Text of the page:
The effectiveness of non-native fish eradication techniques in freshwater ecosystems: a systematic review protocol
Environmental Evidence volume 5, Article number: 12 (2016)
This systematic review will address the need for having a better understanding of the evidence-base for the effectiveness of different management techniques focussed on the eradication of non-native fish species in the freshwater environment. Many resource management agencies around the world attempt to eradicate non-native fish species to achieve management goals with respect to ecological integrity. There is a need to better understand the effectiveness of each management technique to provide resource managers with the information necessary to effectively manage aquatic resources, and to choose the best technique to yield desired outcomes given different ecological and biological conditions. The findings of this systematic review will inform evidence-based management and conservation activities for resource managers around the globe that deal with non-native fish eradication programs.
This systematic review will search for, compile, summarize, and synthesize evidence on the effectiveness of fisheries management techniques used for the eradication of non-native fish species in global freshwater systems. The review will use public search engines and specialist websites, and will include both primary and grey literature. All studies that assess the effectiveness of a fish eradication technique, in freshwater, will be included in the review. Potential effect modifiers will be identified to obtain a better understanding of the factors that affect the success of different eradication techniques, given different environmental conditions and biological factors. Study quality will be assessed to allow for critical evaluation, including study design, confounding factors and statistical analysis. Data will be compiled into a narrative synthesis and a meta-analysis will be conducted where data availability and quality allow.
In aquatic systems, biological invasions can result in adverse ecological effects [1, 2]. Invasive species threaten biodiversity [3–5] and impose considerable economic costs , placing increased demands on policy-makers, resource managers, and scientists . The introduction and spread of invasive species can occur by natural or human pathways and can include: shipping networks and canals [8, 9], escapes from aquaculture, aquaria and ornamental trade , stocking (including authorized and unauthorized attempts), recreational boating, live food trade, as well as sport fish and baitfish introductions, which may be deliberate or accidental. Additionally, the secondary spread of introduced species poses challenges for resource managers [11–13].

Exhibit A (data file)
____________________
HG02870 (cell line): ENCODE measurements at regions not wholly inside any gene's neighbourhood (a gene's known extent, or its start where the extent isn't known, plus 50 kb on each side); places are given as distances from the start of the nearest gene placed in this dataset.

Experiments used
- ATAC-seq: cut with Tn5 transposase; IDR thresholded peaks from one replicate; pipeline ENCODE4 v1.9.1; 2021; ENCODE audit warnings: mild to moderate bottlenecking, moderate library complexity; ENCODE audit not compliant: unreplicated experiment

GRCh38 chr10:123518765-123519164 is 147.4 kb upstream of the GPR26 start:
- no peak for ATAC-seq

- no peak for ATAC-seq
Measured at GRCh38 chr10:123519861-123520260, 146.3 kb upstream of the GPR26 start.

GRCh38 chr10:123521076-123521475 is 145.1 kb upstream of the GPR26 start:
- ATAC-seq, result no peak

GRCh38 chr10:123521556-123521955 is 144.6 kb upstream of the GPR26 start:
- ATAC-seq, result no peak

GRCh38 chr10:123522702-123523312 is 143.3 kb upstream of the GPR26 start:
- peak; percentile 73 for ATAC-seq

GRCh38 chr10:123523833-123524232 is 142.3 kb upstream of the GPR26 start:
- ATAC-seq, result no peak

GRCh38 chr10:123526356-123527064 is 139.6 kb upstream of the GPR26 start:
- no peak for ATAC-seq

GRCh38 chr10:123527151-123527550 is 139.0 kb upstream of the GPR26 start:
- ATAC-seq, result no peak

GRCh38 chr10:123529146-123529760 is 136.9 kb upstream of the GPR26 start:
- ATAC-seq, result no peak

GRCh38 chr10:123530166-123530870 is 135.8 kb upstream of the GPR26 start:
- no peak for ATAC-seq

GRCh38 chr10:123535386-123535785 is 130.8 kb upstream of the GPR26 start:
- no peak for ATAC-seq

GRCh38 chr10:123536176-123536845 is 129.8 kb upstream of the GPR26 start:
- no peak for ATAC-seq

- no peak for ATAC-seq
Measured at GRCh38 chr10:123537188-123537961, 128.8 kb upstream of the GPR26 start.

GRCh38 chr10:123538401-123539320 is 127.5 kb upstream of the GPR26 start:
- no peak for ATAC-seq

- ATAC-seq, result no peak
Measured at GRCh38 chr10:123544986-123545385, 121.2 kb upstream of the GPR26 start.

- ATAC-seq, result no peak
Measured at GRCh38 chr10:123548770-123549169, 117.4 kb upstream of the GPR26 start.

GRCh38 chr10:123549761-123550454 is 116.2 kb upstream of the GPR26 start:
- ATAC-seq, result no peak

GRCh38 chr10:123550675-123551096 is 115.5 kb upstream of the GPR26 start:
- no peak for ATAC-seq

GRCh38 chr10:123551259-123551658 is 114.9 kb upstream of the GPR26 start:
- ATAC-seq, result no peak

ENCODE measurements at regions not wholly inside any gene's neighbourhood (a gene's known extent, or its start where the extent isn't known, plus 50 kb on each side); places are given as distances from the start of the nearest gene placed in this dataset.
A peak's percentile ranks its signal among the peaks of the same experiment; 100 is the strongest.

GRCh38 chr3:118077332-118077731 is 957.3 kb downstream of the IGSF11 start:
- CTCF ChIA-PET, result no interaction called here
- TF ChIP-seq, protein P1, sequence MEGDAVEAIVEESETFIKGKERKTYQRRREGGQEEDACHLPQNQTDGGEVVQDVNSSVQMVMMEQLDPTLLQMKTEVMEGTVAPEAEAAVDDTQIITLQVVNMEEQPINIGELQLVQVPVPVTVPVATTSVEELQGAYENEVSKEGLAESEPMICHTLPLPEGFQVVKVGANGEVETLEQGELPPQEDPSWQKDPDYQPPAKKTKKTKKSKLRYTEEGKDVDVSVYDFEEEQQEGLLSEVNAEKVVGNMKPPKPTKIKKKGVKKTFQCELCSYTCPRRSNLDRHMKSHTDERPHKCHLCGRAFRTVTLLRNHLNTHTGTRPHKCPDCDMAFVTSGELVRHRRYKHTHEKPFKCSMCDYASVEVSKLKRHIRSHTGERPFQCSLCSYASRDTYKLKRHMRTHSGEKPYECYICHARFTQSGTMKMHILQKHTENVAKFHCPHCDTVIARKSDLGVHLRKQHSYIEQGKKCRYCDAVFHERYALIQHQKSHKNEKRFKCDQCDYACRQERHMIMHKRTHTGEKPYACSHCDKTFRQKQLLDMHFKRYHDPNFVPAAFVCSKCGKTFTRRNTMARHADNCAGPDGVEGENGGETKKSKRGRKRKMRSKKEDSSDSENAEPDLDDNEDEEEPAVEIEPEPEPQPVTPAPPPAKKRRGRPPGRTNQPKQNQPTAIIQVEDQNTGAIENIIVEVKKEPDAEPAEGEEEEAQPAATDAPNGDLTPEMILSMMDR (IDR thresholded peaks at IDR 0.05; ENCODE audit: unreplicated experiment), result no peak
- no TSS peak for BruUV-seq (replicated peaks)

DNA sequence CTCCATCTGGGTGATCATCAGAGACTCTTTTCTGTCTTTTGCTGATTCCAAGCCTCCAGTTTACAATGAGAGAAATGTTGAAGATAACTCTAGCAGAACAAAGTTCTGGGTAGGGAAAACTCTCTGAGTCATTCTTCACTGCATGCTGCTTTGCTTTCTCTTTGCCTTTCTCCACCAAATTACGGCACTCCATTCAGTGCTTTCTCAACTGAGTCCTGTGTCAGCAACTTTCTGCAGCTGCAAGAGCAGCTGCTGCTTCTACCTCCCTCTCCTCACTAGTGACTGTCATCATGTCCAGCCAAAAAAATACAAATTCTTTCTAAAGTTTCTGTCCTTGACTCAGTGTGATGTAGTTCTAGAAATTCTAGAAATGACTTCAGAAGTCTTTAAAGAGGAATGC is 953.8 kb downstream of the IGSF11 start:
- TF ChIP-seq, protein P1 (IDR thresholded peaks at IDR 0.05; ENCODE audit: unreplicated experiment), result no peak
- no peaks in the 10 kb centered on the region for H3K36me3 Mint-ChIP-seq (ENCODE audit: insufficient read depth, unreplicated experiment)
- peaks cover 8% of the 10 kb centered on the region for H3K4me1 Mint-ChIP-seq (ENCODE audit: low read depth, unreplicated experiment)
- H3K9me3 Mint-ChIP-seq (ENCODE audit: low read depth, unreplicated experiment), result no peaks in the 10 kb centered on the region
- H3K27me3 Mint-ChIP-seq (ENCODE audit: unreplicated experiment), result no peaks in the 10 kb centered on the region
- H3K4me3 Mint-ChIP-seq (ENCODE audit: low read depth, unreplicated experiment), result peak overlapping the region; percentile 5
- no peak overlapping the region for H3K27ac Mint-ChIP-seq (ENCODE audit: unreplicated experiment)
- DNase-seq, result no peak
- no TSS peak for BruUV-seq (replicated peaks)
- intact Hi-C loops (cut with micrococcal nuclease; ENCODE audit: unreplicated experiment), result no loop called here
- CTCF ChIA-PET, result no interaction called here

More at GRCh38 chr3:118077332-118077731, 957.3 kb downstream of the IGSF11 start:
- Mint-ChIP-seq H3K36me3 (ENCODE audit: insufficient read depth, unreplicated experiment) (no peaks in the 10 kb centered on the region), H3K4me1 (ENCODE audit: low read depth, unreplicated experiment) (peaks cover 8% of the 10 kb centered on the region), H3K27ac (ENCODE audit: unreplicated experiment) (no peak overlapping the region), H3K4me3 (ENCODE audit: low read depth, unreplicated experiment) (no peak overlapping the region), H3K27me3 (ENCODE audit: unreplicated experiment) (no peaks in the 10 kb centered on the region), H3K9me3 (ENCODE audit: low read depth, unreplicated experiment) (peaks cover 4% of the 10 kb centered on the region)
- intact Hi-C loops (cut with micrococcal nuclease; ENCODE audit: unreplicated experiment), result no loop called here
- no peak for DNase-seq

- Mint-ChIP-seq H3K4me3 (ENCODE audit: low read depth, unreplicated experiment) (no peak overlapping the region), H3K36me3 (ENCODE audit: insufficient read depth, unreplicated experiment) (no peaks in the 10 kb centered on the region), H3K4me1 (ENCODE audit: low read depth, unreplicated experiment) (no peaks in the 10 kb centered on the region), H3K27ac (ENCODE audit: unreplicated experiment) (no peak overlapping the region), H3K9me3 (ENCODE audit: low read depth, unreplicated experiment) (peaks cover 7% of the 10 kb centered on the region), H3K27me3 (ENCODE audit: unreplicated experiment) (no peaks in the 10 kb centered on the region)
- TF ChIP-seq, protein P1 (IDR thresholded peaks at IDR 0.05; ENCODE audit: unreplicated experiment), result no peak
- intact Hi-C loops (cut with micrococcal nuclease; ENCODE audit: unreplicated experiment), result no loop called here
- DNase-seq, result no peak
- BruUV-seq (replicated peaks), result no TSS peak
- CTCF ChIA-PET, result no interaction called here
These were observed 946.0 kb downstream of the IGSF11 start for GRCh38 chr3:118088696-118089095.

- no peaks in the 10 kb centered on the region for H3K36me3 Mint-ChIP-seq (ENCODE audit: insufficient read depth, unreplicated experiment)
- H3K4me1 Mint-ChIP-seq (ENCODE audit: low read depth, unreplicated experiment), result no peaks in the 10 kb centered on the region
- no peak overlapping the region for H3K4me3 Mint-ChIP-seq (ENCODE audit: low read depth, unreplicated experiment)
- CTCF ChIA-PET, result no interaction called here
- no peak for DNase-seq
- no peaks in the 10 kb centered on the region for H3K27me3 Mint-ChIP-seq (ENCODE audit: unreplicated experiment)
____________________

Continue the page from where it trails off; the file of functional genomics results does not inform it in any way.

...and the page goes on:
Options for managing non-native fish species can include no action, control and/or containment, population extirpation, and/or species eradication . Containment, such as implementing barriers, is typically the most desirable tactic to prevent the spread of non-native species into novel environments [15–18]. However, where containment is not possible or has not been successful, eradication has been proposed as a valid option for managing biological invasions [19, 20]. Eradication is the elimination of whole fish populations or fish species from distinct habitats or bodies of water . Eradication approaches tend to be targeted, for example, by exploiting vulnerable periods in the life cycle [22, 23] or by focusing on areas of high abundance .
The types of fish management techniques available to resource managers to implement eradication programs can vary widely. They can include chemicals, harvest regimes, physical removal, or biological control . The effectiveness of chemical eradication (e.g., rotenone, Fintrol) depends on environmental conditions (e.g., water temperature, depth, pH, discharge, target fish species, hydrology, substrate composition, areas of groundwater recharge; ); there are also concerns of collateral damage when non-target species are affected by chemical treatments . Harvest regimes can include intentional over-fishing (e.g., gill netting, angling) of target species [28–30] or modification of angling regulations (e.g., favour overharvest of target species). Physical removal techniques can include traps, electrofishing, and/or netting programs while biological controls can include the introduction of predators, intraspecific manipulation, or targeted pathological reactions . When implementing fish management programs, risk analysis is required to help decide when management strategies should be utilized, what strategy should be chosen, and what the likelihood of success of different strategies are . The risk analysis includes identification and assessments of hazards, including predicting the likelihood and severity of adverse effects .